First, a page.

Bruce Smith picked up on my comment about accretion disks being
common at many different scales, and wondered what the smallest
accretion disks are. We talked about it and agreed that hurricanes,
tornados, dust devils and whirlpools are *related* phenomena, but not
true accretion disks.
Given this, the smallest accretion disks I know are those that led to
the formation of planets in our Solar System, and perhaps even some moons.
These probably began as eddies in the bigger accretion disk that became
our Sun. The Sun is about 300,000 times heavier than the Earth, and the
super-massive black hole in M87 is about 3 billion times heavier than the
Sun, so we're seeing accretion disks that differ in mass by a factor of
a trillion!
David Rusin's reaction to Hoag's object was:
Cool. But what are the chances that there would be not just one but
TWO fascinating objects which have a significant plane of symmetry,
which "just happens" to be perpendicular to our line of sight?
He asked how many ring galaxies are known!
I checked and read there are 100 known "polar-ring galaxies". Here's
a nice one called NGC 4650:
18) Ring around a galaxy, HubbleSite News Archive, May 6, 1999,
http://hubblesite.org/newscenter/newsdesk/archive/releases/1999/16/image/a
I can imagine this thing looking like Hoag's object if we viewed
it head-on.
Here's another ring galaxy, called AM 0644-741:
19) The lure of the rings, Hubblesite News Archive, April 22, 2004,
http://hubblesite.org/newscenter/newsdesk/archive/releases/2004/15/image/a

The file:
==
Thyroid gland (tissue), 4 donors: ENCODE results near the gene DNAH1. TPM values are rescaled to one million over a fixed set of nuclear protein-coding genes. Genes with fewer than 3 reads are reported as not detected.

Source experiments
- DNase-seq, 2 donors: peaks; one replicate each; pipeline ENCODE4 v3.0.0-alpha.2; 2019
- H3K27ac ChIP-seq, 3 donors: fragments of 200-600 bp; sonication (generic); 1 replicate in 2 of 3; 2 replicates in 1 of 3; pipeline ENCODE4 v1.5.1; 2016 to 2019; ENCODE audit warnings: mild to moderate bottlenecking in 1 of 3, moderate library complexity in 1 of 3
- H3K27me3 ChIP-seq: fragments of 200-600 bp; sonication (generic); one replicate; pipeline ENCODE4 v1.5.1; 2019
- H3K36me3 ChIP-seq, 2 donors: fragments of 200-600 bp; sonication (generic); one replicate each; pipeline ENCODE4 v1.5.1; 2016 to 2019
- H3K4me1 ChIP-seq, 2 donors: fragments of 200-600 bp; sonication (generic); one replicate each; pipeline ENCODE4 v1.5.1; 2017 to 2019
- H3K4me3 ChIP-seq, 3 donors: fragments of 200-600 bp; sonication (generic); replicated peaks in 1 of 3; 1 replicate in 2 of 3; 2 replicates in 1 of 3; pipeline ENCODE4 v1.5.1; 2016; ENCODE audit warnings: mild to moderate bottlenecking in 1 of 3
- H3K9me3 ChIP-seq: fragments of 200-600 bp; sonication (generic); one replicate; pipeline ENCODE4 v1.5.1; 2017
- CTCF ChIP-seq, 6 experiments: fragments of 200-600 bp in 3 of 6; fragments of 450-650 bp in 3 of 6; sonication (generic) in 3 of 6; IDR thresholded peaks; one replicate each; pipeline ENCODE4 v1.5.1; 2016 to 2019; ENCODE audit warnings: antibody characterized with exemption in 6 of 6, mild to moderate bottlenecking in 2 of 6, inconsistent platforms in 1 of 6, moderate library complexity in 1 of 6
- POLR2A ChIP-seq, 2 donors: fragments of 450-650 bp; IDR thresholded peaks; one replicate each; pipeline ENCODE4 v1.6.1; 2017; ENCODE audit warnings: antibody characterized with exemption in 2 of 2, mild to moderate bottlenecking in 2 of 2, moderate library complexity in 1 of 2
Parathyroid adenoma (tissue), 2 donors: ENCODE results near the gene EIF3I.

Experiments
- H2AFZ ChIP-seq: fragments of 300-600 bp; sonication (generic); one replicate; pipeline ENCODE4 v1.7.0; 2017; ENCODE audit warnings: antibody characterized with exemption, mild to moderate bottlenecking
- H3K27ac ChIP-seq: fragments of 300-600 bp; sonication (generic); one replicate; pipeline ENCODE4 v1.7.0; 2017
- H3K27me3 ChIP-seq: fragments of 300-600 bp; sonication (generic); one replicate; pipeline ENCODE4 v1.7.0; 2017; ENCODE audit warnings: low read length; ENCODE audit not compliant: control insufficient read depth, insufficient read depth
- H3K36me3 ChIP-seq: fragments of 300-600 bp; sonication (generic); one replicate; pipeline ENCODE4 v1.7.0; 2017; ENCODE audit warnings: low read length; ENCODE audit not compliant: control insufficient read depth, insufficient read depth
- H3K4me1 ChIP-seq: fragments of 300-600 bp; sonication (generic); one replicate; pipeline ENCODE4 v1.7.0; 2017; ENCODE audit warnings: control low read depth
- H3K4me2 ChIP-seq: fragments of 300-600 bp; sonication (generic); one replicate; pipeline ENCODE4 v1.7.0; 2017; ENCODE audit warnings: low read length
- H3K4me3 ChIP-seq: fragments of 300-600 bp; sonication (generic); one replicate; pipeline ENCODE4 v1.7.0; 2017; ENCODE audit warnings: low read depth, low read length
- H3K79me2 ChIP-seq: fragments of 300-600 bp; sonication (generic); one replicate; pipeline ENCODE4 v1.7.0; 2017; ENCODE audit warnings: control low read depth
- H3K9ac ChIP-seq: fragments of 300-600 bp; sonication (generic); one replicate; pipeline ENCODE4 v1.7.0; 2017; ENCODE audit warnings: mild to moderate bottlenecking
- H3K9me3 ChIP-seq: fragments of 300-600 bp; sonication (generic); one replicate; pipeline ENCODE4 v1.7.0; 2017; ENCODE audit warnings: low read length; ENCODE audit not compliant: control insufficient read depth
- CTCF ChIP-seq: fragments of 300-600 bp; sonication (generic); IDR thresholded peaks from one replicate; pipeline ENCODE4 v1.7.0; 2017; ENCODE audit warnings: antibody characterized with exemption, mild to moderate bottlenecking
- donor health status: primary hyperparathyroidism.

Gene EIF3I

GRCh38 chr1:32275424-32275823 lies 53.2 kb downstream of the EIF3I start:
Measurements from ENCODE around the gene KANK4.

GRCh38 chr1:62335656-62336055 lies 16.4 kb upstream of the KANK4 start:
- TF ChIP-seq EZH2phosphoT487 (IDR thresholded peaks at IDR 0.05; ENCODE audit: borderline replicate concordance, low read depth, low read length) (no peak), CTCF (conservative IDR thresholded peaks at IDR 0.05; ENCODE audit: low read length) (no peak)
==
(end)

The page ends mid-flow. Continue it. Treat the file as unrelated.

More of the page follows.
It's the result of a collision involving a galaxy that's not in this
picture. So, maybe Hoag's object is just a specially pretty case of
a galaxy collision!
Robert Lupton referred me to a picture that covers more of the
Virgo Cluster - but the file is huge, so I won't include it here:
20) Doug Finkbeiner and the Sloan Digital Sky Survey Consortium,
Some pretty objects as observed by the SDSS: Virgo Cluster,
http://www.astro.princeton.edu/~rhl/dfink
See the lower right corner for the picture called "virgobig".
Here's what Urs Schreiber had to say about Frobenius algebras and
string theory:
John Baez wrote:
[...] Following Moore and Segal, they also bring "closed strings"
into the game, which form a Frobenius algebra of their own, where the
multiplication looks like an upside-down pair
of pants: [...]
I would like to make the following general comment on the meaning
of Frobenius algebras in 2-dimensional quantum field theory.
Interestingly, _non_-commutative Frobenius algebras
play a role even for closed strings, and even if the
worldhseet theory is not purely topological.
The archetypical example for this is the class of
2D TFTs invented by Fukuma, Hosono and Kawai. There
one has a non-commutative Frobenius algebra which
describes not the splitting/joining of the entire
worldsheet, but rather the splitting/joining of
edges in any one of its dual triangulations. It is the
_center_ of (the Morita class of) the noncommutative
Frobenius algebra decorating dual triangulations